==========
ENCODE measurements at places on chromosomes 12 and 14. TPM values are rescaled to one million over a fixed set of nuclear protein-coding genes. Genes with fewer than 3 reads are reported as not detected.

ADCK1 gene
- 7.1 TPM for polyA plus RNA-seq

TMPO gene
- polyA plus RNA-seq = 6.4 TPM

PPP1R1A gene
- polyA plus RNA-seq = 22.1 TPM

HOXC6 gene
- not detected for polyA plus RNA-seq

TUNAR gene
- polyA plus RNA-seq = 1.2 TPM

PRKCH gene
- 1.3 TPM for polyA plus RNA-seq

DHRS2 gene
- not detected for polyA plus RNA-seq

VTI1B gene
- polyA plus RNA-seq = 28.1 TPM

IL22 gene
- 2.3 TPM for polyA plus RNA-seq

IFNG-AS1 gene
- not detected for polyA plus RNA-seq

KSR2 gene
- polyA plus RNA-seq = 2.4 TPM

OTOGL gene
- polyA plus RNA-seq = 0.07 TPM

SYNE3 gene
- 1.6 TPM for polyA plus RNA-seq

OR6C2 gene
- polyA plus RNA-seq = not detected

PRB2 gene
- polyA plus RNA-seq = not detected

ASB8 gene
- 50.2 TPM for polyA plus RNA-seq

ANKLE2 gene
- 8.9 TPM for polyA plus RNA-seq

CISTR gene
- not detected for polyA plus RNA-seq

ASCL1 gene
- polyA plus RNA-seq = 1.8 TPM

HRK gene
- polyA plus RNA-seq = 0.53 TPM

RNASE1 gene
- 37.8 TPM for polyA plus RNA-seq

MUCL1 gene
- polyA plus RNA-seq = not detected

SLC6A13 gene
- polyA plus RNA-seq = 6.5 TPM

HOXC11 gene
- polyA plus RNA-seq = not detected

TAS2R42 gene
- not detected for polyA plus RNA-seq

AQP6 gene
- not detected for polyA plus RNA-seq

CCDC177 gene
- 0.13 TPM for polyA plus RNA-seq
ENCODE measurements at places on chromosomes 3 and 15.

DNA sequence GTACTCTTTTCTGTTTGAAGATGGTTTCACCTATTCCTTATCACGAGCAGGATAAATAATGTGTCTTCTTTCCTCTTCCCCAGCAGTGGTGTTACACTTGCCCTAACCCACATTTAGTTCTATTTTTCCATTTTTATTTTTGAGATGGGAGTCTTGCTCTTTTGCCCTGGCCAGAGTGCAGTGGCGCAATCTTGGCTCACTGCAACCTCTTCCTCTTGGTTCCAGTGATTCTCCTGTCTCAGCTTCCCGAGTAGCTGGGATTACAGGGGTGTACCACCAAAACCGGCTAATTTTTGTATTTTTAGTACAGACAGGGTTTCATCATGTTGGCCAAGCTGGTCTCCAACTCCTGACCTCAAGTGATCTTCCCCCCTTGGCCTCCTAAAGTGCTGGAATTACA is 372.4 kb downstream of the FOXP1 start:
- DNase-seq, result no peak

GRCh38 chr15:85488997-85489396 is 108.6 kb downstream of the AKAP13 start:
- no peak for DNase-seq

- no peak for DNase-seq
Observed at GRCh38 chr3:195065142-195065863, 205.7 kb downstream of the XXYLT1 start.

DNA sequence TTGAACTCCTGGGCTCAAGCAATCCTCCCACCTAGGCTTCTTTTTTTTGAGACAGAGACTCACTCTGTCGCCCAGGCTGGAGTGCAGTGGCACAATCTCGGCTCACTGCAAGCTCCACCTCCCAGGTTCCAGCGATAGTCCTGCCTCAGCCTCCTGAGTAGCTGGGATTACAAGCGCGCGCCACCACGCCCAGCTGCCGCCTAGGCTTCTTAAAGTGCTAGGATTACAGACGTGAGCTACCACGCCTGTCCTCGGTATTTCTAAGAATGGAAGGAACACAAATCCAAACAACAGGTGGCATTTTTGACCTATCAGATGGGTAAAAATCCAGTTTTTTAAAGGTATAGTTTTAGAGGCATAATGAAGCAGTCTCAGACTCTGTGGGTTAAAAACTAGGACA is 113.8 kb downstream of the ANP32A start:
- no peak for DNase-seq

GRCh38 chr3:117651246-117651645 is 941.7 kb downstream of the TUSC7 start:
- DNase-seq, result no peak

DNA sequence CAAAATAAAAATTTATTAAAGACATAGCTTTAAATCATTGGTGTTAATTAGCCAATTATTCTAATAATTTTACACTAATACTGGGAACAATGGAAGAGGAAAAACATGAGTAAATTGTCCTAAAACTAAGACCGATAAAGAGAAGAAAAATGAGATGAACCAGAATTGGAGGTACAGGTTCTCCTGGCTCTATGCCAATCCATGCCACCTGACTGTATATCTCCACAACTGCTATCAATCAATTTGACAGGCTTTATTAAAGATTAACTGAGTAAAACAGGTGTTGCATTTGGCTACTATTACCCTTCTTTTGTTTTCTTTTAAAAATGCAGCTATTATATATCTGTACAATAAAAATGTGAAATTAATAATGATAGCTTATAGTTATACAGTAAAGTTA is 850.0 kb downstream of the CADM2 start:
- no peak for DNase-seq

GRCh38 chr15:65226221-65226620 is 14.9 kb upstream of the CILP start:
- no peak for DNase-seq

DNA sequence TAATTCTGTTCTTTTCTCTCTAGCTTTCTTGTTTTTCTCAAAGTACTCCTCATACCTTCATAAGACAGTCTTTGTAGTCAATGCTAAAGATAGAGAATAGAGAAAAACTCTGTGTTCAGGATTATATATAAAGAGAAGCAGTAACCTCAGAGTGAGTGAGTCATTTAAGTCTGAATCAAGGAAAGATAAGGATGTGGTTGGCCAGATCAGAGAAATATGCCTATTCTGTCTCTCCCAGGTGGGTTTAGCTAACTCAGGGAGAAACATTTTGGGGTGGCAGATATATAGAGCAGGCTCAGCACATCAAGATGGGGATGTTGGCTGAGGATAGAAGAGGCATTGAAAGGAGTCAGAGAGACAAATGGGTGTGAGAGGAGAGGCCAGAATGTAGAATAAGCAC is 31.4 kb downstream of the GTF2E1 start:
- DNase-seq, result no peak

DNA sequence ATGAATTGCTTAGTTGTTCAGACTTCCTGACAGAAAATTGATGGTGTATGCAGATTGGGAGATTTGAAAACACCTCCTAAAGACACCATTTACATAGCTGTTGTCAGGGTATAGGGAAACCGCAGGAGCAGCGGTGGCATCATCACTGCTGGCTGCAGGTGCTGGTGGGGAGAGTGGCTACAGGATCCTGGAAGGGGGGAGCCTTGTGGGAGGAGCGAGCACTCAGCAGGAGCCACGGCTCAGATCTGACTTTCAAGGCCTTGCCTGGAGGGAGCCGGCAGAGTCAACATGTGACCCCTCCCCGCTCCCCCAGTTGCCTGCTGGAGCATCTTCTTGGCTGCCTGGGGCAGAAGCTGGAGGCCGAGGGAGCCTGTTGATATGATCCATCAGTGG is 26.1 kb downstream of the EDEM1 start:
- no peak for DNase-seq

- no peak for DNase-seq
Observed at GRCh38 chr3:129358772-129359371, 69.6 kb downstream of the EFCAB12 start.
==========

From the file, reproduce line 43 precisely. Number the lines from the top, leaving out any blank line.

- 37.8 TPM for polyA plus RNA-seq